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What Makes Me Nervous

POSTED: October 27, 2010, 12:00 am

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Last week journalist Juan Williams was fired by National Public Radio (NPR) over comments he made on the Fox News Channel regarding his nervousness when he sees Muslims in traditional attire on airplanes. According to published reports, Williams had been in conflict with NPR’s management over his opinionated rhetoric on the conservative news channel. Though Williams now has fallen on the First Amendment sword and is playing the role of martyr, his comments were demeaning and incendiary at a time when anti-Muslim sentiment is running high in this country. He should know better and his rhetoric seems more an effort to please the suits in the corporate suite at the News Corporation than a sincere effort to spark a dialogue. Claims by many of his defenders that Williams was simply echoing what’s on the minds of many Americans, is just further proof of how deeply ignorance cuts in America.

I can think of many more things that make me nervous than the practitioners of Islam. For starters, the adulation of Sarah Palin and the fawning of the news media over the former Alaskan governor make me extremely nervous over the direction of our nation. If a personality as shallow as Palin can be taken seriously, and deemed presidential material, we have truly reached the bottom of barrel. Likewise, the attention paid her right-wing cable news demagogue Glenn Beck is equally disturbing to me. Beck’s brand of gutter talk has far-reaching implications as his uninformed and misinformed rhetoric filters into the mainstream. Much like Lou Dobbs, Beck has found success on-air with a mix of ignorance and hate, a toxic brew that too many Americans consume for us to ignore. The deliberate spewing of ignorance by these pseudo-journalists prevents us from finding common ground to the most pressing problems facing our nation.

“Time is running out on our country and we had better tackle our demons before we become a footnote in history.”

What also unnerves me is the naiveté of Americans and the ease at which we resort to scapegoating. Was Juan Williams nervous when he saw young white men in government buildings after the Oklahoma City bombing? While Juan Williams sees trouble when Muslims are in his presence on planes, he must have missed the young white men who look like Tim McVeigh who make me nervous. Like the Oklahoma City bomber, they casually blend into society while harboring hate and resentment toward anyone who falls outside of their white supremacist worldview. Some of them wear suits and ties to work, don police uniforms, teach our children, are professed “liberals” and some, like McVeigh, are in our nation’s military.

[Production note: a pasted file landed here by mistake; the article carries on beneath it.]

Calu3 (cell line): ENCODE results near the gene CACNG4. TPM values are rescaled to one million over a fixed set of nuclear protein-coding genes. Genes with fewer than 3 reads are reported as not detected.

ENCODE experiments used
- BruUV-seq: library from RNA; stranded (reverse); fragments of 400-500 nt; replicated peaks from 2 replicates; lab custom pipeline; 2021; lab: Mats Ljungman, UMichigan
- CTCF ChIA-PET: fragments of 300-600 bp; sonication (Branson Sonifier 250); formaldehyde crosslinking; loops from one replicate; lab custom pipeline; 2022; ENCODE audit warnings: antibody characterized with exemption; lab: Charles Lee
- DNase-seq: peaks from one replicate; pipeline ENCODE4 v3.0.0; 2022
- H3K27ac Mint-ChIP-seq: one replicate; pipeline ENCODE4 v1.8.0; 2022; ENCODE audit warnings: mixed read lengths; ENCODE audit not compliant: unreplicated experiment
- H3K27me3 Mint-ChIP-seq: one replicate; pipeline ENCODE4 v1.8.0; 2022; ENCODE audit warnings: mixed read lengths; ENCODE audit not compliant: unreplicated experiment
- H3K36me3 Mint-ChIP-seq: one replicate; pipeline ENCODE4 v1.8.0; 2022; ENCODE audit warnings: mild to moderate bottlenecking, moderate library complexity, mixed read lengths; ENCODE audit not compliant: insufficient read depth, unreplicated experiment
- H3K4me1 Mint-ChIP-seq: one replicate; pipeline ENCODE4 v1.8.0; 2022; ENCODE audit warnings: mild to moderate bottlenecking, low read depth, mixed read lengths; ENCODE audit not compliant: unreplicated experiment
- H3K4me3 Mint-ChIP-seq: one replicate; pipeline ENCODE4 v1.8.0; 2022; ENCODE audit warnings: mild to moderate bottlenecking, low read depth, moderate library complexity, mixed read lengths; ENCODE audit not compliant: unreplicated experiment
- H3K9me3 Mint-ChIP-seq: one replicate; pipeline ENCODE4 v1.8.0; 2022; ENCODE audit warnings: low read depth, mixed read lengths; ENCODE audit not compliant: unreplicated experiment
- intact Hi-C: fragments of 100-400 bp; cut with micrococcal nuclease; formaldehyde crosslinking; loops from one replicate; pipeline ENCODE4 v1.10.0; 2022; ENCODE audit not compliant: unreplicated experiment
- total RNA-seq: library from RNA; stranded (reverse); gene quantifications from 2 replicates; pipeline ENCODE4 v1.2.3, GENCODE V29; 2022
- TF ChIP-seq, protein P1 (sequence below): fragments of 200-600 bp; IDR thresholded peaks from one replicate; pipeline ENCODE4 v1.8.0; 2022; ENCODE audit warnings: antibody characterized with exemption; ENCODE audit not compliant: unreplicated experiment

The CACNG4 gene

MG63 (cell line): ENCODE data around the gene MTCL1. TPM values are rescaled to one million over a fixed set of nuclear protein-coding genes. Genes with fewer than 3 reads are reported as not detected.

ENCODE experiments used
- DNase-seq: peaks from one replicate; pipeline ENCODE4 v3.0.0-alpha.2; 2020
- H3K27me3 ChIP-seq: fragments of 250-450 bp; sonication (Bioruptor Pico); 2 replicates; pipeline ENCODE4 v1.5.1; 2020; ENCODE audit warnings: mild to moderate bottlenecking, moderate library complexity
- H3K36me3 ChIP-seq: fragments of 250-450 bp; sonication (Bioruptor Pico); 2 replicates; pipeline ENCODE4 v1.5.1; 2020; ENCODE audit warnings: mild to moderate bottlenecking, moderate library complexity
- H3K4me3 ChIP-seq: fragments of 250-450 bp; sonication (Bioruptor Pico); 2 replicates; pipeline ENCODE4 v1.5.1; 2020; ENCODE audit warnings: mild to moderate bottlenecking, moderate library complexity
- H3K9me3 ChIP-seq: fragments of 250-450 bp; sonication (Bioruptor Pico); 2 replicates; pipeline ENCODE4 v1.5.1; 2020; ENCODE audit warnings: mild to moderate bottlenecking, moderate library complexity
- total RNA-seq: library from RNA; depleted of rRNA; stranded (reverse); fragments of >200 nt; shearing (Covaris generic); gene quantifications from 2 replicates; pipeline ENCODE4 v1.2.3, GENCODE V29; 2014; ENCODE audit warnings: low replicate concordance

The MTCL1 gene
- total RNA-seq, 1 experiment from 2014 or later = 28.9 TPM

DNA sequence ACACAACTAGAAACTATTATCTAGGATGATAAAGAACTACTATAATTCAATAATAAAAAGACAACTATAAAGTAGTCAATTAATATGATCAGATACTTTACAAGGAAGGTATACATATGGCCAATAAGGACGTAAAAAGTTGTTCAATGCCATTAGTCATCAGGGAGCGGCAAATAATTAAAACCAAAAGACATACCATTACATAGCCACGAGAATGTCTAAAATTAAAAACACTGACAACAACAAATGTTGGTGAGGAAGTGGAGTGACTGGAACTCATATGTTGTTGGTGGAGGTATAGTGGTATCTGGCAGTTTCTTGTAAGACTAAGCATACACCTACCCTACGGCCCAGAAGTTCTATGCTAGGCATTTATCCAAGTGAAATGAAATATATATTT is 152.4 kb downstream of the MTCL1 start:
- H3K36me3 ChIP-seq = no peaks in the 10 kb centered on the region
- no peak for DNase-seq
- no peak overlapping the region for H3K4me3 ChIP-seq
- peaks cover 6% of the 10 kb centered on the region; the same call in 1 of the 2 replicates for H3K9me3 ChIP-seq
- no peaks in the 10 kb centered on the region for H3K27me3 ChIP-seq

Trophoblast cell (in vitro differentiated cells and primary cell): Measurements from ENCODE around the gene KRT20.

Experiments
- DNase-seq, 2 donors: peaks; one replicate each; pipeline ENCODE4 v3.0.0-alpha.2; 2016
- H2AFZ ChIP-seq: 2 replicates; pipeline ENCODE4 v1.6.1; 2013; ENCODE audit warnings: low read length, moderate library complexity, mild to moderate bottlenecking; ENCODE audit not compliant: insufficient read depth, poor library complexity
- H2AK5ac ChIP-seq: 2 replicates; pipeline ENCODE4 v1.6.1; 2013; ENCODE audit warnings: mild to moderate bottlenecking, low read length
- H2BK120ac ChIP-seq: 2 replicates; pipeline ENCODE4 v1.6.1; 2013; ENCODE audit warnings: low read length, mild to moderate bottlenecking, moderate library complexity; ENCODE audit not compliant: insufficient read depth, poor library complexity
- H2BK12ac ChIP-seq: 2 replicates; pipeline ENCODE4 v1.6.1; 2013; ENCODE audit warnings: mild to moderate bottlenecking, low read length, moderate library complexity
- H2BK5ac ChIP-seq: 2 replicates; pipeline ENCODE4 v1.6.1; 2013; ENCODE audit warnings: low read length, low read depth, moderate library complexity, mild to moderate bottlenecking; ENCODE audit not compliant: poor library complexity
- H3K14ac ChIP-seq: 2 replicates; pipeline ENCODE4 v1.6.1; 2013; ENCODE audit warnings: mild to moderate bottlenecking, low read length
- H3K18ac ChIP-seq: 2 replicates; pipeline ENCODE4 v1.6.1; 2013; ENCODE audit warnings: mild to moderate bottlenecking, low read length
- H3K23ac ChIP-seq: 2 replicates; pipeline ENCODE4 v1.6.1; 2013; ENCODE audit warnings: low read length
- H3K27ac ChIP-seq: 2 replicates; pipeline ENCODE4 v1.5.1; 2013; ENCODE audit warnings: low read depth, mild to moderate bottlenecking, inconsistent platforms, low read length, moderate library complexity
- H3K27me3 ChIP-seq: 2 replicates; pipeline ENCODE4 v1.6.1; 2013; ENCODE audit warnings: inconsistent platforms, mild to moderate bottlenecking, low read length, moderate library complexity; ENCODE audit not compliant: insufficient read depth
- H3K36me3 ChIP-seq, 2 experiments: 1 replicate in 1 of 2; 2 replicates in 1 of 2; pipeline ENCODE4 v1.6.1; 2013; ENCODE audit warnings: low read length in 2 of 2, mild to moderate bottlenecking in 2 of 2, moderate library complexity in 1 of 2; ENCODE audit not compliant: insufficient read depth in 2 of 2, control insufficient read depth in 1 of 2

The same is true of young white men with shaved heads, another group that Williams expresses little concern while he engages in fear mongering against Muslims. When I see young white men tattooed, with shaved heads and dressed in black, my suspicions run deep. White hoods may no longer be in fashion, but hate against Blacks always seems to be in season. Sadly, the same anxiousness I feel toward skinheads extends to young Black men who flash gang symbols, and who use colors, as a way of carving out turf that in no way belongs to them. The trail of blood and innocent lives lost in our community due to gang violence is long. We witness our children sacrificed in the name of gang-loyalty and whole neighborhoods live under the threat of gang terrorism. Skinheads and Black gang members are simply different branches of the same tree of self-hate. If this many young men are engaged in self-destructive behavior, we should all be nervous.

The fact that a large contingent of people still believe that President Obama is not a citizen and that he is a Muslim, as if there is something wrong if he were a practitioner of Islam, reveals the depths of our ignorance and mistrust. Our march into Iraq was the result of a lie about that nation’s possession of “weapons of mass destruction” as our leaders on Capitol Hill succumbed to the hysteria of a presidential administration that was hell-bent on proving a connection that did not exist between Saddam Hussein and al Qaeda. Likewise, too many Americans fixate on blaming those who are trying to fill the economic hole we are in rather than honestly critique the actions of those that dug the trench in the first place. The greatest tax we pay as Americans is for ignorance.

While Juan Williams pictures “terrorists” when he sees Muslims on airplanes, there are far greater threats that I believe should concern us all. His admission is a teaching moment. If someone of the stature and intellectual gifts as Williams can succumb to ignorance, what chance do we really have to create the “beloved community” of Dr. King’s vision? How do we immunize the less learned among us from falling prey to the same unfounded fears? Rather than focus on NPR’s canning of Juan Williams, our time would be better spent having an unambiguous discussion about the type of nation we desire in the 21st century. Time is running out on our country and we had better tackle our demons before we become a footnote in history.

Walter Fields is Executive Editor of

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